Wales Women squad member Robyn Lock has spoken of the personal importance of her inclusion in the squad after beating cancer five years ago. She hopes by telling her story she may help others going through something similar.
On October 2 2014 Robyn Lock’s world was turned upside down as she was diagnosed with Non-Hodgkin Lymphoma. But fast forward five years and the 26-year-old has been selected in her first Wales Women’s squad for the 2019 autumn internationals.
Putting behind her a gruelling year of treatment and recovery, Lock has not only beaten cancer but is on the verge of fulfilling a long-term ambition of representing Wales. And she admits she has to pinch herself on how dramatically her life has changed over the course of those five years.
“These past five years from day one to the present day are two worlds apart,” she said.
“Five years ago on October 2 2014 I was sat in Singleton Hospital and diagnosed with stage four Non-Hodgkin Lymphoma. It had been in my lymphatic system but had also spread to my lungs.
“The symptoms by that stage were not being able to breathe, not being able to sleep, I couldn’t walk 10 metres and I couldn’t go upstairs.
“I had to defer my third year of university. I moved back to Swindon and my mum returned from living in New Zealand to be my full-time carer. I had my treatment in Oxford Churchill from the end of October until the end of April. I had six months of chemotherapy so every two weeks I’d be at Churchill Hospital all day just being pumped with chemo.
“Prior to being diagnosed I was the university rugby team captain and rugby was where I truly found myself. I had played netball previously but rugby became my identity and something I enjoyed watching and learning the game too.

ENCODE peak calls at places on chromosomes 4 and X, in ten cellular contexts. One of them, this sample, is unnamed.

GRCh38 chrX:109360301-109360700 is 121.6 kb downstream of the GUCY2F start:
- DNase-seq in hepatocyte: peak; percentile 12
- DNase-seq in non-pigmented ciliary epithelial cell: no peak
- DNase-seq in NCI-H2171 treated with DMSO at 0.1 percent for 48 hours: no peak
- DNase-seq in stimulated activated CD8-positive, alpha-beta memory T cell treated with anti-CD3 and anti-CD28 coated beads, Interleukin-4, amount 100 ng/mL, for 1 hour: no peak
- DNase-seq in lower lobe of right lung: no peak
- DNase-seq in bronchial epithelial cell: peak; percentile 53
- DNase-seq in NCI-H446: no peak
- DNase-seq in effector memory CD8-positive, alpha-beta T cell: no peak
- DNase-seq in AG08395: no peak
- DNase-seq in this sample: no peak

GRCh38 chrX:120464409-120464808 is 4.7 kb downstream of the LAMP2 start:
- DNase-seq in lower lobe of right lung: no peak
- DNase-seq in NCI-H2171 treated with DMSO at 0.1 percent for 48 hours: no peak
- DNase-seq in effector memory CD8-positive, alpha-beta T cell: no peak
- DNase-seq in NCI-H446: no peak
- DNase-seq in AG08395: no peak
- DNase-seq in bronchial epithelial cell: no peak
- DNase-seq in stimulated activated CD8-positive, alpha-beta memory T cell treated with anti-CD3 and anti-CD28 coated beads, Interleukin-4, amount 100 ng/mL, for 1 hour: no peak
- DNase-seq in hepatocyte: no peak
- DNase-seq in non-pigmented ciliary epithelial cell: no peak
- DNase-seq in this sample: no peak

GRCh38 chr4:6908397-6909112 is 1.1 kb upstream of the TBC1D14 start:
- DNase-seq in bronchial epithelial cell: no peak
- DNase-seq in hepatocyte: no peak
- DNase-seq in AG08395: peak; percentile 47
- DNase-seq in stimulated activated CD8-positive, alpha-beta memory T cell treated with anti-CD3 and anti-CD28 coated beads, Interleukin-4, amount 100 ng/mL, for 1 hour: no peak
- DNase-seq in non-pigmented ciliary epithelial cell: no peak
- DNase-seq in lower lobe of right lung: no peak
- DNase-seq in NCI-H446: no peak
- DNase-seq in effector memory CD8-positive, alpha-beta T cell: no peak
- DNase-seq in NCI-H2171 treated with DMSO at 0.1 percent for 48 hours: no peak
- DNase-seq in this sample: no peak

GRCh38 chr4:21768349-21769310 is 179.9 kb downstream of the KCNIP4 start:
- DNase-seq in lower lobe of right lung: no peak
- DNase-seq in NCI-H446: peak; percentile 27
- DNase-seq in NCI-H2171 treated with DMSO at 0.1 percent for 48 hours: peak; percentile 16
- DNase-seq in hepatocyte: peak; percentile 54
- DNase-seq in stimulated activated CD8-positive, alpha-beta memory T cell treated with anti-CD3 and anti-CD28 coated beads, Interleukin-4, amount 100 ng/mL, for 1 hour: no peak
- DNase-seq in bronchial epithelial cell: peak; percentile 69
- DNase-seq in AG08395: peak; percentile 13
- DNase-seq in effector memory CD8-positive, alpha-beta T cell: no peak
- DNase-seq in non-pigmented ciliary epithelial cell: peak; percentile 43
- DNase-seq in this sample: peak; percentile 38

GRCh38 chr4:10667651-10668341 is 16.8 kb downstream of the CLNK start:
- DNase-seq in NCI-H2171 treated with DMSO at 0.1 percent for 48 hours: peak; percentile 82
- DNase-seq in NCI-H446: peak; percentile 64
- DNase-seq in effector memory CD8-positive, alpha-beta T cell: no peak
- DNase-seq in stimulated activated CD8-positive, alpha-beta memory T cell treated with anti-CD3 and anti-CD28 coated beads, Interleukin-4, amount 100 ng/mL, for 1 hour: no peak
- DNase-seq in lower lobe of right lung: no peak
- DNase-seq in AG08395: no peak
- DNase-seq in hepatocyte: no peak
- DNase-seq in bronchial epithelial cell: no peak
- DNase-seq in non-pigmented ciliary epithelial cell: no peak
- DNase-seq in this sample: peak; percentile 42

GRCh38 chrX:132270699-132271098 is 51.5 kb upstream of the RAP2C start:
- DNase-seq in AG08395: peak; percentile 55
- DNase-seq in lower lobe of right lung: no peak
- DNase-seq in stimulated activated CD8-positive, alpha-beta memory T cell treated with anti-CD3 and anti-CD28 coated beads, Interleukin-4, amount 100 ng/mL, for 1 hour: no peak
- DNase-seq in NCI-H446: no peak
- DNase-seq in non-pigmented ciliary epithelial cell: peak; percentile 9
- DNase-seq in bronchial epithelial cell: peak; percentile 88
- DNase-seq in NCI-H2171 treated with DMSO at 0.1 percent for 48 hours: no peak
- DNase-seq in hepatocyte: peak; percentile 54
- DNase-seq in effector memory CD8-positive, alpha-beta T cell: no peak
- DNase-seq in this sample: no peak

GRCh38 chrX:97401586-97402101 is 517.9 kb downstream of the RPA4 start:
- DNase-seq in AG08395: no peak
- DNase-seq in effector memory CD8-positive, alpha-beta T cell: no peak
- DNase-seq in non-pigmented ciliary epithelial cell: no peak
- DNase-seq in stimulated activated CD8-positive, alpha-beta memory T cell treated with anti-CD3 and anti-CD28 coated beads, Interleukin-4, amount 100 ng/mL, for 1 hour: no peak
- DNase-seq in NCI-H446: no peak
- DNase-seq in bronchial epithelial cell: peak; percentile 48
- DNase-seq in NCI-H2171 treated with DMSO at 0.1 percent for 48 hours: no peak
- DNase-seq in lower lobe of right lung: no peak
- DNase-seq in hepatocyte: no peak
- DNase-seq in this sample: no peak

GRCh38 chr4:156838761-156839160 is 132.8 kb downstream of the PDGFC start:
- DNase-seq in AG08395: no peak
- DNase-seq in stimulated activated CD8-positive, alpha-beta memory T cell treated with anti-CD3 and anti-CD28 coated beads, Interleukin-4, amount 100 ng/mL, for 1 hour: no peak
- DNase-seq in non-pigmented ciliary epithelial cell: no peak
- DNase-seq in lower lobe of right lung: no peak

“Having a year where rugby was taken away from me and not being able to play it because of my immune system and the physicality of rugby was hard and made me even more determined to come back fitter and stronger. Aside from the sport itself, it’s all the softer stuff that goes with it too. The friends you make, celebrating the successes and learning from failures so having that taken away you and having to move away from my Welsh rugby family was hard. They helped me throughout that period though. They kept me in the loop and they all came up to Cirencester to play in a charity game that was organised.
“It’s always in the back of your mind and although I’ll be considered clinically cured in April 2020, officially I’m still in remission at the moment but I’ve never looked back.
“Having rugby to focus on was vital for me – getting into the Ospreys squad was a target and being named player of the year last year was a huge honour. I thought then if I don’t go any further in the game I’m happy with what I’ve done.
“However, playing for Wales has always been in the back of my mind. I watched my Swansea team mates in the Six Nations, we followed them to the world cup in Ireland, so to have the opportunity five years post diagnosis to be part of the squad is really special – if someone had said that in five years I’d be sat in the Vale in Welsh kit I’m not sure I’d have believed them but it’s amazing. To get a cap would be the icing on the cake for me but also a great way to thank all those who have helped me along the way.”